Can this team accomplish the mission?
Now before you say, "Sure, that's why we all got together," take a few minutes and jot down why the team might not be able to succeed. Odds are, there are some reservations floating about in the back of your mind, such as:
- Everyone wants to run the show. It's going to be government by committee and decisions will either be of lowest common denominator quality or they'll take too long.
- No one wants to run the show. Most of the work is going to drift to one or two people.
- There is no real agreement on the mission. Disagreement was fudged in order to form the team.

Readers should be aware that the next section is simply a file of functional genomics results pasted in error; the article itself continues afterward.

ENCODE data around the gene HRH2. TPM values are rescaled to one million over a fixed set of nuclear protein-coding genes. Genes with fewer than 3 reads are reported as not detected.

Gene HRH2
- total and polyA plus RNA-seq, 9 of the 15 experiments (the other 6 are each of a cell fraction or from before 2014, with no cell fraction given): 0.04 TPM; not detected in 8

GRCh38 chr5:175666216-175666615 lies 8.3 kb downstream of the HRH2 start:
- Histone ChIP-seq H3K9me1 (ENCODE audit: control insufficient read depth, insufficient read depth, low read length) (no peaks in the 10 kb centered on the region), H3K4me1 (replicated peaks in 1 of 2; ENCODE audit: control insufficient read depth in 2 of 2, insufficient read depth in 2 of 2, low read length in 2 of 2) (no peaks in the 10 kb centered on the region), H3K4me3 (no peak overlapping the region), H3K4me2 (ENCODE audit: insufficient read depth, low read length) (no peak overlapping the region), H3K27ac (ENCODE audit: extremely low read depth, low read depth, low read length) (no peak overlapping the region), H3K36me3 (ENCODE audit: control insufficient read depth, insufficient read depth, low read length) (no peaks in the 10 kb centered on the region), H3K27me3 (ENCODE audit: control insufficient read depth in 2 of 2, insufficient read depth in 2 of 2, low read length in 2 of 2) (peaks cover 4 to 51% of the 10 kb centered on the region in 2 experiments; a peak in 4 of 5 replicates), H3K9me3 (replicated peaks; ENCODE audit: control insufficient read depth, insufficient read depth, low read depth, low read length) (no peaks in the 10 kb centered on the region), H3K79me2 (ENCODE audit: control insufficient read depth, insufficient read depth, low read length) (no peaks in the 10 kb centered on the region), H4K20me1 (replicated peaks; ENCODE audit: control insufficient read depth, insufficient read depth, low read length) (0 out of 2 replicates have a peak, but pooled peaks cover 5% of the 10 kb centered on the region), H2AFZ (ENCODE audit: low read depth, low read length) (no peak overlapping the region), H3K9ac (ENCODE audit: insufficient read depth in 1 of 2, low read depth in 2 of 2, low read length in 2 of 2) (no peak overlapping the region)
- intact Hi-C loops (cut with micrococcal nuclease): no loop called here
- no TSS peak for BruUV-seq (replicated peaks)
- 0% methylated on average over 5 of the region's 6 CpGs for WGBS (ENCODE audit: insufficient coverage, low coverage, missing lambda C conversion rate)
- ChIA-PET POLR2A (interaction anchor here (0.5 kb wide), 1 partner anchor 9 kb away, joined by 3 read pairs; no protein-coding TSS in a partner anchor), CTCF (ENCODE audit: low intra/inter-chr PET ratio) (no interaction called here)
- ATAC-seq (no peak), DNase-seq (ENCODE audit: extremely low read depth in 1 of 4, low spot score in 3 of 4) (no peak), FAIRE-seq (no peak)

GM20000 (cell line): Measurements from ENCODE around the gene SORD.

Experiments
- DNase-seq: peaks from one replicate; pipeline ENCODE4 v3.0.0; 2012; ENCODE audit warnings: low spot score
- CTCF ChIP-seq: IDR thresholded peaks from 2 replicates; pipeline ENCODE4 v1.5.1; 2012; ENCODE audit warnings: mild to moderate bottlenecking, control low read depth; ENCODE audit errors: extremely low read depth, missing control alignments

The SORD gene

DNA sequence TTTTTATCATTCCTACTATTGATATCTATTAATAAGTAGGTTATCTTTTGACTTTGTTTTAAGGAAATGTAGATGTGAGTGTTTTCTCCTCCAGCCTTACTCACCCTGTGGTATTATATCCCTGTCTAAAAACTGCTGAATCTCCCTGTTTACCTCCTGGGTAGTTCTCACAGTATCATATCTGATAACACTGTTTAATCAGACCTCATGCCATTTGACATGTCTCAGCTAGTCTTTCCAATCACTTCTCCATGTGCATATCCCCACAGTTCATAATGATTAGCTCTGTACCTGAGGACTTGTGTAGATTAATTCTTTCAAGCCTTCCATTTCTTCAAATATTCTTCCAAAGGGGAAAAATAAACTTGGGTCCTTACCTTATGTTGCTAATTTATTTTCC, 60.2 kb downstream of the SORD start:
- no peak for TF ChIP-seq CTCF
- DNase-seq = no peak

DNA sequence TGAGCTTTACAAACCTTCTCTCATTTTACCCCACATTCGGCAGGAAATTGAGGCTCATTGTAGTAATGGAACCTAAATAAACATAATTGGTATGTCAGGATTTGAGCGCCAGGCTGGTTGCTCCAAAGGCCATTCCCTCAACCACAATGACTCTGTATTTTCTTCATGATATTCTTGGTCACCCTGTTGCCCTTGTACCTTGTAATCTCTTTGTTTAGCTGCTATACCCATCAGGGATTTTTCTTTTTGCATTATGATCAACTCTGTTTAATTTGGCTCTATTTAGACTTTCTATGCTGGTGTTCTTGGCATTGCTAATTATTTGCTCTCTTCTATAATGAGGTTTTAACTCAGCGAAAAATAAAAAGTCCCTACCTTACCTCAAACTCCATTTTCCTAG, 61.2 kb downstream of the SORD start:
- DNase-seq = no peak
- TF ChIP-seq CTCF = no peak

- People aren't willing to speak up. There is so much emphasis on maintaining the great relationships, no one is going to shout, "You all are crazy" when it is most needed.
- Key experience is needed. The team members are heavily experienced in one or two areas but are missing key components.
- A charismatic leader is present. Everyone else is turning off their brains.
- They are in love with the project. As a result, they are eager to overlook important barriers.
- Some members are perpetual devil's advocates. They continue to criticize even after all concerns have been resolved.
It may be that these problems won't surface until the team has had several meetings. That's why it can be helpful to have periodic self-evaluations so the team can determine whether it can achieve the mission. A team that has lost or is missing effectiveness has to be disbanded or reformed.